The 11th Telluride Horror Show is moving its weekend-long festival online this year with its “Shelter-in-Place Edition” to be held Oct. 15 to 18.
And even though the Horror Show is going to be different this year, organizers still want horror movie aficionados to get ready:
“Start drawing up plans on how you can re-create the Telluride scene in your living room: Build some mountain props, stock up on Colorado microbrews, raise a pig for your own pig roast, find a volunteer to sweep up the popcorn in your living room between movies, stand in line outside your house between shows ... we know you’ll make it fun!” organizers posted on the festival’s website.
Ted Wilson, festival director, said the decision to move the festival online was tough, and, like the other long-running Telluride-based festivals, Horror Show organizers waited as long as they could before moving the October weekend online.
“We tried to buy as much time as possible, but we just finally had to resign ourselves to the fact that it wasn’t going to happen,” he said. “We thought about could we get away with limited capacity and all that, but then you’re just turning away other people. We figured online was the best way – now we can all participate together, even though it’s online. A lot of people have been with us for over 10 years now, which is crazy to think that it’s been 10 years. We want to see those people, even if we have to see them online.
“We’ll keep our fingers crossed that it goes well and everyone’s internet holds up.”
Wilson said the Horror Show has grown in popularity and the fear is that the coronavirus may throw off the steam the festival is gaining.
“The last few years, things have really taken off. Last year, we were packed; we had a lot of sold-out shows,” he said. “That’s kind of a little bit of a bummer because we’re worried that we’ll lose that momentum we had going for us.”
Telluride Horror Show attracts fans of the genre from all over the country for screenings of shorts and features, special guests and other events. The films, featuring a mix of horror, suspense, thriller, dark fantasy, sci-fi and dark comedy, are screened at Telluride’s Nugget Theatre, Palm Theatre and Sheridan Opera House.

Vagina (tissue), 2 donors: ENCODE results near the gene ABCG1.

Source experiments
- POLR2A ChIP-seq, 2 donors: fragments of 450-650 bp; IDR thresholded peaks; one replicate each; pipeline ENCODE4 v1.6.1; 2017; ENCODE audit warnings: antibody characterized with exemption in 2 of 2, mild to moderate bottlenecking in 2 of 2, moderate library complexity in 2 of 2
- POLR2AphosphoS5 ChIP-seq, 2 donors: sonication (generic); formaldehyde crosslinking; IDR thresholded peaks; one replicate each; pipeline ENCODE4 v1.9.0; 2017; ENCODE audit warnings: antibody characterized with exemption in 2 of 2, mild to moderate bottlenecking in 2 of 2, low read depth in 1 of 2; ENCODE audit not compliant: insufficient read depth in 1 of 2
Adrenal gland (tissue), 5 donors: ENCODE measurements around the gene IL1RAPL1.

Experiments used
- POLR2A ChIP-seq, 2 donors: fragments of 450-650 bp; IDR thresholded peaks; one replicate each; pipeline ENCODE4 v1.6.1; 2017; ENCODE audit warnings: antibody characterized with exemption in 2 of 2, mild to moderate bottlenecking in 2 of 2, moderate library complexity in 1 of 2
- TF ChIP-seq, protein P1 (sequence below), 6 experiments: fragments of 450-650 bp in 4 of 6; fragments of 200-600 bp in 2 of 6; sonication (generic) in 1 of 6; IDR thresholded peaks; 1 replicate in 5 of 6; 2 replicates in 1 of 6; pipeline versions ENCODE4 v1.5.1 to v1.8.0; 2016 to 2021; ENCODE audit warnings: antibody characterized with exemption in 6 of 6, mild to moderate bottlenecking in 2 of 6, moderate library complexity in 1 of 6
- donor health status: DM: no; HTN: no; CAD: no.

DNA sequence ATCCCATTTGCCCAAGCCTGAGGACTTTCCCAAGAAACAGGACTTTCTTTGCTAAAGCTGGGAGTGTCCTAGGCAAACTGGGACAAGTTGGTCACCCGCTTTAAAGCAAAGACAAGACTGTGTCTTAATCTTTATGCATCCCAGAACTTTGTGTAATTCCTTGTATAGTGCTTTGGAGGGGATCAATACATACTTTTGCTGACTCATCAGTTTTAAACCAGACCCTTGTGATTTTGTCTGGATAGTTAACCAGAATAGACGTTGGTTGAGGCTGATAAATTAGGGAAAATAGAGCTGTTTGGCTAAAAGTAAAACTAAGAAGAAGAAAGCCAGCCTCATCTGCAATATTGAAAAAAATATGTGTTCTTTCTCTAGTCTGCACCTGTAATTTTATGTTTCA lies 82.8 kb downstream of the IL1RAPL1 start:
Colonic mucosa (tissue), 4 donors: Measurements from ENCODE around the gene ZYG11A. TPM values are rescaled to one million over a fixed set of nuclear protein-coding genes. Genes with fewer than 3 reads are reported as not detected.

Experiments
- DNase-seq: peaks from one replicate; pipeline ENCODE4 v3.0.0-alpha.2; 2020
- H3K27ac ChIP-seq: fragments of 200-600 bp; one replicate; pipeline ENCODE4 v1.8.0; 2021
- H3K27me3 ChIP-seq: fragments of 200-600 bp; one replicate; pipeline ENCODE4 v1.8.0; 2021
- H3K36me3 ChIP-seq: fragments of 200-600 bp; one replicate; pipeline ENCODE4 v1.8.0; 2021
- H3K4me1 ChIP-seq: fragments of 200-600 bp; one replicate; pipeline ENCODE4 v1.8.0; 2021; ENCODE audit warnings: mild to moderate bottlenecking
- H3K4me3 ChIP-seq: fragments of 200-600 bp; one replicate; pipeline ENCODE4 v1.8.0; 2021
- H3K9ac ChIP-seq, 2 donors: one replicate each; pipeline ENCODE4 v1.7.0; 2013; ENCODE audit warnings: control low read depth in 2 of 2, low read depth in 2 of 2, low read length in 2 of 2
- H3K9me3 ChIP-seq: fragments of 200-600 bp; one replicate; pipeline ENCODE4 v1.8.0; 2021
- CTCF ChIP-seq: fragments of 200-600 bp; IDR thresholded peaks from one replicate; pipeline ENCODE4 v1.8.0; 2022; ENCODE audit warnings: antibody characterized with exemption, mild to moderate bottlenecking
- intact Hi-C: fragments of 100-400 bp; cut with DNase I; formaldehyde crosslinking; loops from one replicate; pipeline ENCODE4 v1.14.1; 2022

Wilson said there are some challenges when it comes to organizing a virtual film festival – piracy can be a big concern for some of the bigger film companies – but the good news is that because the festival is online, crowd favorites such as the shorts programs aren’t in any danger of selling out to a physical crowd.
“We’ve always had five, six, seven shorts programs at the Horror Show, and they’ve always been huge crowd favorites, we always have to run our shorts programs at least twice to accommodate the crowds,” he said. “The shorts, obviously, they’re super-excited that festivals like us are moving online, so we’re still going to have this incredible lineup of short films and programs. There are films in there that are really actually – they’re a short film, but they’re pretty scary. People will still be able to get their jump-scare fixes and all that stuff. We’ll also have the wide range of horror-comedy to the just flat-out frightening.”
And because of the switch to an online format this year, Wilson said the event will hopefully be able to expand its roster of guests more than it typically could at the in-person festival, adding that it’s much easier for a bigger celebrity to commit to an hour online in front of their home computer than making a four- or five-day trek to Telluride.
“We’re talking with a lot of guests in that range, so I think we’re going to have a lot of fun people show up and just help us keep the spirit alive this year,” he said. “So, yeah, there are some silver linings to all this.”